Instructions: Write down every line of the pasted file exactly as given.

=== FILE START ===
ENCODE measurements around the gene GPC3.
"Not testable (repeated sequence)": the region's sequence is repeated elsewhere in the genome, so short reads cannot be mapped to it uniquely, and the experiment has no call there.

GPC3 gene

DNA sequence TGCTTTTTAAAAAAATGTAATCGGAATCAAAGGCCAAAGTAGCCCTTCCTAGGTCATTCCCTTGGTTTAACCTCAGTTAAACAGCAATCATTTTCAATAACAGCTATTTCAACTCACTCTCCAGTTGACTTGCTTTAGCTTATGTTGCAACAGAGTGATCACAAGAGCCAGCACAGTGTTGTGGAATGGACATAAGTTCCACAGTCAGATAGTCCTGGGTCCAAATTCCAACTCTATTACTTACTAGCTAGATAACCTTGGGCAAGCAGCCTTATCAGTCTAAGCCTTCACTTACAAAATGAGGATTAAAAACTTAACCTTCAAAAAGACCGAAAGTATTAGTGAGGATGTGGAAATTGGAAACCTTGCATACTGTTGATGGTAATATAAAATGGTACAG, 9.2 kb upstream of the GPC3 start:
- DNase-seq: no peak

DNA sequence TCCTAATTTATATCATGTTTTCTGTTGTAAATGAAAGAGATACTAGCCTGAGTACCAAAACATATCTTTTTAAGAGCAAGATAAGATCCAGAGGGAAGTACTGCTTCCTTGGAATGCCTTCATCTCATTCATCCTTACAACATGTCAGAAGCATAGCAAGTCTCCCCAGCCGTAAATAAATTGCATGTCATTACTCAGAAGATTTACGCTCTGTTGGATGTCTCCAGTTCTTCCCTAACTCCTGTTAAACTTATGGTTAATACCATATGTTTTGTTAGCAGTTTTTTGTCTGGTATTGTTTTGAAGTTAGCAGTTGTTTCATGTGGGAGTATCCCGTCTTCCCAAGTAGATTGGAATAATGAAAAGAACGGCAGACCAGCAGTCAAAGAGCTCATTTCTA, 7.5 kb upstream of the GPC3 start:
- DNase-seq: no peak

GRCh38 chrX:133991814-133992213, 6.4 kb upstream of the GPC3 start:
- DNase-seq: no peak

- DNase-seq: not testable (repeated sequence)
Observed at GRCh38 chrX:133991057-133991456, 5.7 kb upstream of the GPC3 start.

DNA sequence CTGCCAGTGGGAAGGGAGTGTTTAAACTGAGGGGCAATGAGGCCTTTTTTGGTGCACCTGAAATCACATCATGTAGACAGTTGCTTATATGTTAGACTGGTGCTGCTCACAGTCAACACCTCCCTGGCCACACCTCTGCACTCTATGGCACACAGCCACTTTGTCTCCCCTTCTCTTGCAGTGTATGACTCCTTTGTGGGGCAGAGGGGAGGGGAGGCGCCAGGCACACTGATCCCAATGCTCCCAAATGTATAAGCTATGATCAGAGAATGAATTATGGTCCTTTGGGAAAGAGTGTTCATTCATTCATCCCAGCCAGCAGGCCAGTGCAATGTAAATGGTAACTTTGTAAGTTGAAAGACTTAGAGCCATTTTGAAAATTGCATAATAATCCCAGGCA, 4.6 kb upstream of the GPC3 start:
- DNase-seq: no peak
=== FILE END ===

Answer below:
ENCODE measurements around the gene GPC3.
"Not testable (repeated sequence)": the region's sequence is repeated elsewhere in the genome, so short reads cannot be mapped to it uniquely, and the experiment has no call there.

GPC3 gene

DNA sequence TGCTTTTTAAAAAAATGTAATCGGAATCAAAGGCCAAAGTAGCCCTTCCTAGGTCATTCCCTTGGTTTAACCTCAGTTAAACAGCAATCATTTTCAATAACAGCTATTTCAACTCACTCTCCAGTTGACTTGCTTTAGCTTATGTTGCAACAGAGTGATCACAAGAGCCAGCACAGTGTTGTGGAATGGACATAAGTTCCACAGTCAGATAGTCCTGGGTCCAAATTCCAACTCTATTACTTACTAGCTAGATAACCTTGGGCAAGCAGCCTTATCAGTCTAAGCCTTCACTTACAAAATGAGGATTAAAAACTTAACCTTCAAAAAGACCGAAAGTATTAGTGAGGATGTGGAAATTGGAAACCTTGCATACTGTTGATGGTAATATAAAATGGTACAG, 9.2 kb upstream of the GPC3 start:
- DNase-seq: no peak

DNA sequence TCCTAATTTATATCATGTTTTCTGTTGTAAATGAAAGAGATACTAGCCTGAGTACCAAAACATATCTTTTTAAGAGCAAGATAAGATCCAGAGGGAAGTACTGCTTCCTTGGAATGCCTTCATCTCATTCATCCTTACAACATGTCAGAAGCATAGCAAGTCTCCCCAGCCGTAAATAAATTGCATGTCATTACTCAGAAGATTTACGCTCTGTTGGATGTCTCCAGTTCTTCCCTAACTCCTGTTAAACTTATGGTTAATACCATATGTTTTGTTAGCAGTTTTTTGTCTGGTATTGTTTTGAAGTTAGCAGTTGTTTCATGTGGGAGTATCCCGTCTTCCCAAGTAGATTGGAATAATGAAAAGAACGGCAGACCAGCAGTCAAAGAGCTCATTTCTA, 7.5 kb upstream of the GPC3 start:
- DNase-seq: no peak

GRCh38 chrX:133991814-133992213, 6.4 kb upstream of the GPC3 start:
- DNase-seq: no peak

- DNase-seq: not testable (repeated sequence)
Observed at GRCh38 chrX:133991057-133991456, 5.7 kb upstream of the GPC3 start.

DNA sequence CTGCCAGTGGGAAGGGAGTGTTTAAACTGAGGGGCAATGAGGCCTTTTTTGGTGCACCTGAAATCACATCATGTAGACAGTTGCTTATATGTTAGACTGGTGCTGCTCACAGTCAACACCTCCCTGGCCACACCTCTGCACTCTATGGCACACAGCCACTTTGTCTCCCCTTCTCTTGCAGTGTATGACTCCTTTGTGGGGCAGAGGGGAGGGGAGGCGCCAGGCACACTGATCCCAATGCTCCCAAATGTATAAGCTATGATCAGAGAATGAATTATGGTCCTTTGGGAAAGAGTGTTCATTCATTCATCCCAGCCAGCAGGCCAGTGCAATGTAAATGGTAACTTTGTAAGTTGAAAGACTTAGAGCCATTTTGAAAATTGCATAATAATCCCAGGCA, 4.6 kb upstream of the GPC3 start:
- DNase-seq: no peak